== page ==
If we were to schedule one dataflow to run every 15 min, we will after 15 hours hit the limit of 60 dataflows and recipes that can be run within a rolling 24 hours period. And this doesn’t take into account if other dataflows are running and using the limits as well. Plus there is a chance of dataflow runs being canceled if they take more than 15 min to run, as Tableau CRM will not run a dataflow that is currently running.
So although we have the power to schedule a data sync and run dataflow or recipe every 15 minutes, we must use this feature with caution if we do not want to hit the governance limits.
Running Dataflows and Recipes
Once we have created our dataflows and recipes, the next step is to run them to ensure fresh data ready for analysis. However, one thing to remember before we run these dataflows and recipes is to ensure that the data sync for the objects being referred in the dataflow and recipe are freshly synced else we would end up looking at stale data. In other words, your dataflow and recipe run should occur after the completion of the connector data sync.
Note: The maximum number of dataflows you can create with data sync enabled is 100 and the maximum number of objects you can create with data sync enabled is 100. See the Salesforce help documentation for all the dataflow limits.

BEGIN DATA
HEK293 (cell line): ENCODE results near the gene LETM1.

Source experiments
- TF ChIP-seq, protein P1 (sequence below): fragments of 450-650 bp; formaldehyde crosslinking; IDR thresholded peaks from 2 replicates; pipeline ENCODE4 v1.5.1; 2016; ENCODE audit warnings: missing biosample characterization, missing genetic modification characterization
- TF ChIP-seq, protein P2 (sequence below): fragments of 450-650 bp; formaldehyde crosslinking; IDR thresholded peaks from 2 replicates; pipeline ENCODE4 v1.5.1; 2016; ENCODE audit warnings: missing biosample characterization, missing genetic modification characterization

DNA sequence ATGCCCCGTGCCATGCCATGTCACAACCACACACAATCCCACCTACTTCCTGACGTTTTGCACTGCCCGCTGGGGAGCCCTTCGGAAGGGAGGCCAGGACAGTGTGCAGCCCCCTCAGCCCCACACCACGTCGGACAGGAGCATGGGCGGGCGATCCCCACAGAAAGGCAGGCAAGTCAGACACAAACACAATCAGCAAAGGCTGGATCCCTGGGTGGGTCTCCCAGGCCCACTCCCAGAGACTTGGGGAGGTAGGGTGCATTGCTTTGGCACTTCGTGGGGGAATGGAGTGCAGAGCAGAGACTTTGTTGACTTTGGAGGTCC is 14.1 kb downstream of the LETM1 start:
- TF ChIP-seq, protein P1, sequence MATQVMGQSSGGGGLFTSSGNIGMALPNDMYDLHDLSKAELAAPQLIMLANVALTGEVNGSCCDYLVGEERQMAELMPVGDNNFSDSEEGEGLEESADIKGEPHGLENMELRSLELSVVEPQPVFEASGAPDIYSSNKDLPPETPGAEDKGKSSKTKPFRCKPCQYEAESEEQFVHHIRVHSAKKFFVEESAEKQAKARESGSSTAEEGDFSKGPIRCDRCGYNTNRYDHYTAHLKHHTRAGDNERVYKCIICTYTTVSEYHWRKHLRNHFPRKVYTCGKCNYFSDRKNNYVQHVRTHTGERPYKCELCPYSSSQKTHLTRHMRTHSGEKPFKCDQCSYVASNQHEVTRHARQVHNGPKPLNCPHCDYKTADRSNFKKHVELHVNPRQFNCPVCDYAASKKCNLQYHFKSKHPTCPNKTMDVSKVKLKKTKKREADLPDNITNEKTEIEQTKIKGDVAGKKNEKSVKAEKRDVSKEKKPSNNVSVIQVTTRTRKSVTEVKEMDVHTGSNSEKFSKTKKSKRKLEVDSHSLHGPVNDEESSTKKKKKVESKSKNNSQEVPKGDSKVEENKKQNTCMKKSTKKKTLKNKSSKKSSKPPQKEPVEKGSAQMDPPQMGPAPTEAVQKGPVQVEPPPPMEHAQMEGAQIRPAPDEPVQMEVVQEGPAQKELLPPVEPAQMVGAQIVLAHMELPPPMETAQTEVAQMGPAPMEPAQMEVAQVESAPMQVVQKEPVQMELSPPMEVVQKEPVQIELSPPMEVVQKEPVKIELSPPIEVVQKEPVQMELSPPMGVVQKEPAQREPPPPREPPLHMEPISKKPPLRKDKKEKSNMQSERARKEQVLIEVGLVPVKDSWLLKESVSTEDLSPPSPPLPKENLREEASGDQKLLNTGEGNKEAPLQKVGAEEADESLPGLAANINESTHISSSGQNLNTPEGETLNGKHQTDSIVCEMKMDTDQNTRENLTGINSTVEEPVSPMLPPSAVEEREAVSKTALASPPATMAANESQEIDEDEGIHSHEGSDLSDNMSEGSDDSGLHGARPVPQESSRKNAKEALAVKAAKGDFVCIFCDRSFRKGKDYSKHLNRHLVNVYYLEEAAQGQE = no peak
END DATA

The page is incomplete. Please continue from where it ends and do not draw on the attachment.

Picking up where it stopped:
There are two ways to run your dataflows and recipes:
- Run them manually: This option is pretty straightforward. When we click on “Run Now”, these instructions will be run right away and the dataset would be created or updated after the run has completed.
Note: See the Salesforce help documentation on how to run dataflows or recipes manually.
- Schedule them: Set up a schedule via the drop-down and the instructions will be run as per the schedule definitions. With scheduling, there are two ways to schedule these dataflows and recipes, which we will in the next two sections.
Note: See the Salesforce help documentation on how to schedule dataflows or recipes.
First of all, it is important to note that event-based scheduling is only applicable for dataflows and recipes which refer to objects from SFDC_Local connection or are dependent upon other dataflows and recipes for inputs(edgemarts/datasets). In the case where the dataflow or recipe is using the local connector, dataflow or recipe, there is an option to automatically run the dataflow or recipe as soon as the data sync/dataflow/recipe for the objects/datasets that are referred to is complete.